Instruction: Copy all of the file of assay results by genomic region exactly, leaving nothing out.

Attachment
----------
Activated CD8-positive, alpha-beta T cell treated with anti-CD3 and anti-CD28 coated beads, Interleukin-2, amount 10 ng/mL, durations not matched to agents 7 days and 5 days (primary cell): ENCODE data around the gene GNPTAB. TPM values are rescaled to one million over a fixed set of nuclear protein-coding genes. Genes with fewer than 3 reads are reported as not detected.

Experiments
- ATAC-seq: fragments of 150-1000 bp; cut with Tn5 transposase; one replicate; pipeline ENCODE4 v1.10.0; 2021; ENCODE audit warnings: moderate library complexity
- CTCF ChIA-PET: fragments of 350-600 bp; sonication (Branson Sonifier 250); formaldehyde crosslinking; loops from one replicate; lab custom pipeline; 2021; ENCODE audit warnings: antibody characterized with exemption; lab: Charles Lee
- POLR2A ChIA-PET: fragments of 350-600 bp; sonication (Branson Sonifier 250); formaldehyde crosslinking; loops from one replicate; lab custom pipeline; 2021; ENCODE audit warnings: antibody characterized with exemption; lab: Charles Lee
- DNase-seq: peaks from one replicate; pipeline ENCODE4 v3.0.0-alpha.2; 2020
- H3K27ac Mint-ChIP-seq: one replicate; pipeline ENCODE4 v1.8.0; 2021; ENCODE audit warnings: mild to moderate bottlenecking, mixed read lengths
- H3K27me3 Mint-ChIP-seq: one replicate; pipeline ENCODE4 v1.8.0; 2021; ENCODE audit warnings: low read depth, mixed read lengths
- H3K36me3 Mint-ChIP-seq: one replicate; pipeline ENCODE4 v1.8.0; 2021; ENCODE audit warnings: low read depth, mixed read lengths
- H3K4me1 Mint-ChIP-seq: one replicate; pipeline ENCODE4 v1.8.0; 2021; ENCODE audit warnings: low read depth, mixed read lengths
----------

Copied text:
Activated CD8-positive, alpha-beta T cell treated with anti-CD3 and anti-CD28 coated beads, Interleukin-2, amount 10 ng/mL, durations not matched to agents 7 days and 5 days (primary cell): ENCODE data around the gene GNPTAB. TPM values are rescaled to one million over a fixed set of nuclear protein-coding genes. Genes with fewer than 3 reads are reported as not detected.

Experiments
- ATAC-seq: fragments of 150-1000 bp; cut with Tn5 transposase; one replicate; pipeline ENCODE4 v1.10.0; 2021; ENCODE audit warnings: moderate library complexity
- CTCF ChIA-PET: fragments of 350-600 bp; sonication (Branson Sonifier 250); formaldehyde crosslinking; loops from one replicate; lab custom pipeline; 2021; ENCODE audit warnings: antibody characterized with exemption; lab: Charles Lee
- POLR2A ChIA-PET: fragments of 350-600 bp; sonication (Branson Sonifier 250); formaldehyde crosslinking; loops from one replicate; lab custom pipeline; 2021; ENCODE audit warnings: antibody characterized with exemption; lab: Charles Lee
- DNase-seq: peaks from one replicate; pipeline ENCODE4 v3.0.0-alpha.2; 2020
- H3K27ac Mint-ChIP-seq: one replicate; pipeline ENCODE4 v1.8.0; 2021; ENCODE audit warnings: mild to moderate bottlenecking, mixed read lengths
- H3K27me3 Mint-ChIP-seq: one replicate; pipeline ENCODE4 v1.8.0; 2021; ENCODE audit warnings: low read depth, mixed read lengths
- H3K36me3 Mint-ChIP-seq: one replicate; pipeline ENCODE4 v1.8.0; 2021; ENCODE audit warnings: low read depth, mixed read lengths
- H3K4me1 Mint-ChIP-seq: one replicate; pipeline ENCODE4 v1.8.0; 2021; ENCODE audit warnings: low read depth, mixed read lengths